The Department of Medicine at the University of Rochester (UR) is recruiting a new Chief of the Division of Nephrology. We seek an individual with an MD or MD/PhD degree and a track record of excellence in research, teaching, and mentoring of faculty to lead all division activities. The applicant should be clinically active in Nephrology with ABIM or equivalent certification. The division chief will lead a diverse faculty group that provides inpatient services for the 830-bed Strong Memorial Hospital, outpatient services for an area of approximately one million persons, and dialysis services throughout the region. The Division of Nephrology is an international leader in patient care, education, and research, with several NIH sponsored research scientists studying a variety of exciting subjects that include calcium metabolism, mitochondrial physiology, and transplantation biology. The Division is home to a successful ACGME accredited fellowship program. More information on the Division of Nephrology can be found at: https://www.urmc.rochester.edu/medicine/nephrology.aspx The appointment would be at the rank of Associate Professor or Full Professor, with or without tenure, commensurate with qualifications. Applications will be accepted until the position is filled. The University of Rochester is one of the nation's leading academic medical centers and is a leader in basic and translational research. The Rochester area affords the best in stress-free living, including affordable housing, easy commutes, highly ranked public schools, and varied cultural, recreational and outdoor activities. Please send a cover letter and CV to: Stephen_hammes@urmc.rochester.edu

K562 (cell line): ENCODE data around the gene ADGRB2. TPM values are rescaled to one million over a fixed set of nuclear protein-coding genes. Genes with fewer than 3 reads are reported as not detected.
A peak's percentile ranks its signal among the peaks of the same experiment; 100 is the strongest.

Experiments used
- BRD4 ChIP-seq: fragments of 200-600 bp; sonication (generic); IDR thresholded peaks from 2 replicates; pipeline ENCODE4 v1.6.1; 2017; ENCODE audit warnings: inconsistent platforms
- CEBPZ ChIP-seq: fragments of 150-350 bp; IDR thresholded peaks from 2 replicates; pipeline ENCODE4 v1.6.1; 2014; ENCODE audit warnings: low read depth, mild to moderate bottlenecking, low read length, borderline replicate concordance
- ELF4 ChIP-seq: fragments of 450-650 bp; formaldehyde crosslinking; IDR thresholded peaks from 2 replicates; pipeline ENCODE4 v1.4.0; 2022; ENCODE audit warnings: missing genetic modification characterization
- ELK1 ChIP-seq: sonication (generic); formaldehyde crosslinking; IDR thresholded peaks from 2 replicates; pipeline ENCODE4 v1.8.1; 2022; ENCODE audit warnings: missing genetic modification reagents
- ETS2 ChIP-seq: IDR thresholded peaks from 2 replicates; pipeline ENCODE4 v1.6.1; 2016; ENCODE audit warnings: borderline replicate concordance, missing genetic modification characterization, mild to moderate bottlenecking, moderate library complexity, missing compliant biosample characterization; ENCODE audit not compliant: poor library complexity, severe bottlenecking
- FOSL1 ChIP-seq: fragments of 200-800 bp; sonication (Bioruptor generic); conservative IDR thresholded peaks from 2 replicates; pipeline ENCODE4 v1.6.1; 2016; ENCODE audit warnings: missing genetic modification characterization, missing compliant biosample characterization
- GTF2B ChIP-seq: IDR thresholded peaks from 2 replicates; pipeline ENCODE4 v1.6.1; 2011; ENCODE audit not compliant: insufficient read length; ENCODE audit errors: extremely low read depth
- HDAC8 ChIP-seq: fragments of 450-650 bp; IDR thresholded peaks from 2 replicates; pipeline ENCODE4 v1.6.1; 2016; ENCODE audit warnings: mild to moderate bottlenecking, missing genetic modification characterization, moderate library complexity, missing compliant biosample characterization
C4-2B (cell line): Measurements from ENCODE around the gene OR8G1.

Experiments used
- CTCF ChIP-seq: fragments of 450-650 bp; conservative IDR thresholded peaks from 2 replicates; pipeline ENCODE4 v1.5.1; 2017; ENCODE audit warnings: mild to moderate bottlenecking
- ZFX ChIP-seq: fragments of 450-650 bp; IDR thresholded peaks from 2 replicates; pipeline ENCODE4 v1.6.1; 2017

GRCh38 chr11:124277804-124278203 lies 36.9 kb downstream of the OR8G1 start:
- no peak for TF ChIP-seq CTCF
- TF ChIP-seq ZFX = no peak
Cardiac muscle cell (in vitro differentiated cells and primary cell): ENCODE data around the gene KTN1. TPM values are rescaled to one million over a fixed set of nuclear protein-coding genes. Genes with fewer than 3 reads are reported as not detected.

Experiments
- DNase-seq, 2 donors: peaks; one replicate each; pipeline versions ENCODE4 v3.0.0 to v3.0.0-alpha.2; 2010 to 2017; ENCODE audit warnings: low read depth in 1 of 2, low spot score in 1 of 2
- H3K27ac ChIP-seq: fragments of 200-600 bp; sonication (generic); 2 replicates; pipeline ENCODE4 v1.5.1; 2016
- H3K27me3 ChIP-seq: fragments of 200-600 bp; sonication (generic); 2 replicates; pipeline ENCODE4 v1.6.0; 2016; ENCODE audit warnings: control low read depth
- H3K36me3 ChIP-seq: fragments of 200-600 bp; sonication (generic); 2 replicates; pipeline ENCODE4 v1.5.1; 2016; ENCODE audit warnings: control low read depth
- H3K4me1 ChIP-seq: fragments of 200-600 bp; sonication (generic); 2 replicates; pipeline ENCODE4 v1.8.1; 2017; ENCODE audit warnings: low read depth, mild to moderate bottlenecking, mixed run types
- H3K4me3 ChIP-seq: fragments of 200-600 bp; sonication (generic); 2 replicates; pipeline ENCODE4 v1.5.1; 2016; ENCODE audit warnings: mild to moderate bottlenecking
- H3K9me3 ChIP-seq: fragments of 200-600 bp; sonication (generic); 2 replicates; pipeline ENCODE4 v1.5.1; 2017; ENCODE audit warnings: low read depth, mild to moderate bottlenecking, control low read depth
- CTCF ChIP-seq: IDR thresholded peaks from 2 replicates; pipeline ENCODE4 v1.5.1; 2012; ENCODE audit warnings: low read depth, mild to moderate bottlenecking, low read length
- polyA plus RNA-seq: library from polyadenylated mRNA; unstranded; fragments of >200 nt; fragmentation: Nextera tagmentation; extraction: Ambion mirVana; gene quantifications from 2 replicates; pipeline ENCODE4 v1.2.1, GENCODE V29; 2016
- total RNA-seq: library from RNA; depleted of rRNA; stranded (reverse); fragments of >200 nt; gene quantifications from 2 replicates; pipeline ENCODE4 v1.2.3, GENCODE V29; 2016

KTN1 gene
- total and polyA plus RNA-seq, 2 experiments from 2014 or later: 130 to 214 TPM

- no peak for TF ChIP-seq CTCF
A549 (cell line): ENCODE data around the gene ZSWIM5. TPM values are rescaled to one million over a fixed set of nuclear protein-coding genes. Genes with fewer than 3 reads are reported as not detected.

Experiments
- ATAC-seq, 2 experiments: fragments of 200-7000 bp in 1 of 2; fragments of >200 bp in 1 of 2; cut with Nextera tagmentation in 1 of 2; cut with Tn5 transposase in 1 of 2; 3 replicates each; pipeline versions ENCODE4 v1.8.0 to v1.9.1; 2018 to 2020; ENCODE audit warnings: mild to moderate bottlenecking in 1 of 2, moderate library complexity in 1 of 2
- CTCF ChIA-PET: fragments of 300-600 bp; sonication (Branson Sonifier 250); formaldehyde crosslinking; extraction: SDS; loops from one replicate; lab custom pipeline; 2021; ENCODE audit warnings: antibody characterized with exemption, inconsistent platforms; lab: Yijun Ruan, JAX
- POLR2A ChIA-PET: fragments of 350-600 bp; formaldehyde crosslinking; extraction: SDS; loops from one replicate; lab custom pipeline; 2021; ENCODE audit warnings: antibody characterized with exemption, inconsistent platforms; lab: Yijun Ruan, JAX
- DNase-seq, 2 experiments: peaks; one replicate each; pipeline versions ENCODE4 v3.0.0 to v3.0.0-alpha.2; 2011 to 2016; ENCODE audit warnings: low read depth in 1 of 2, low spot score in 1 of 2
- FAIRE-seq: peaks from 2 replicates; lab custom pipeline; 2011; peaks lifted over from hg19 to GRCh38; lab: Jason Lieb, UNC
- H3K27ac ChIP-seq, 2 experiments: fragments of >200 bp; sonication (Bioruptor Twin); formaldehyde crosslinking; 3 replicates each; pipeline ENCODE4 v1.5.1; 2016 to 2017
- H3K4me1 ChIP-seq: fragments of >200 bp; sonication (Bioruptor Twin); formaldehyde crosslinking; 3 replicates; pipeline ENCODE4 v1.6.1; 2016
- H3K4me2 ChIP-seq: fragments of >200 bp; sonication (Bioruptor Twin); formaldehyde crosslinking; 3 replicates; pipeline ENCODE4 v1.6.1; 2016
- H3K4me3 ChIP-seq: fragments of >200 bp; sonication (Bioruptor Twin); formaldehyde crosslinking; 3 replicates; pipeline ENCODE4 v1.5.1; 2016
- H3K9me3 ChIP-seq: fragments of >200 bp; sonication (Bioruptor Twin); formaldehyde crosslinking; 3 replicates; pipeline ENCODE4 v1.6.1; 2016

The University of Rochester is one of the country's top-tier research universities. Our 158 buildings house more than 200 academic majors, more than 2,000 faculty and instructional staff, and some 11,100 students.
Learning at the University of Rochester is also on a very personal scale. Rochester remains one of the smallest and most collegiate among top research universities, with smaller classes, a low 10:1 student to teacher ratio, and increased interactions with faculty.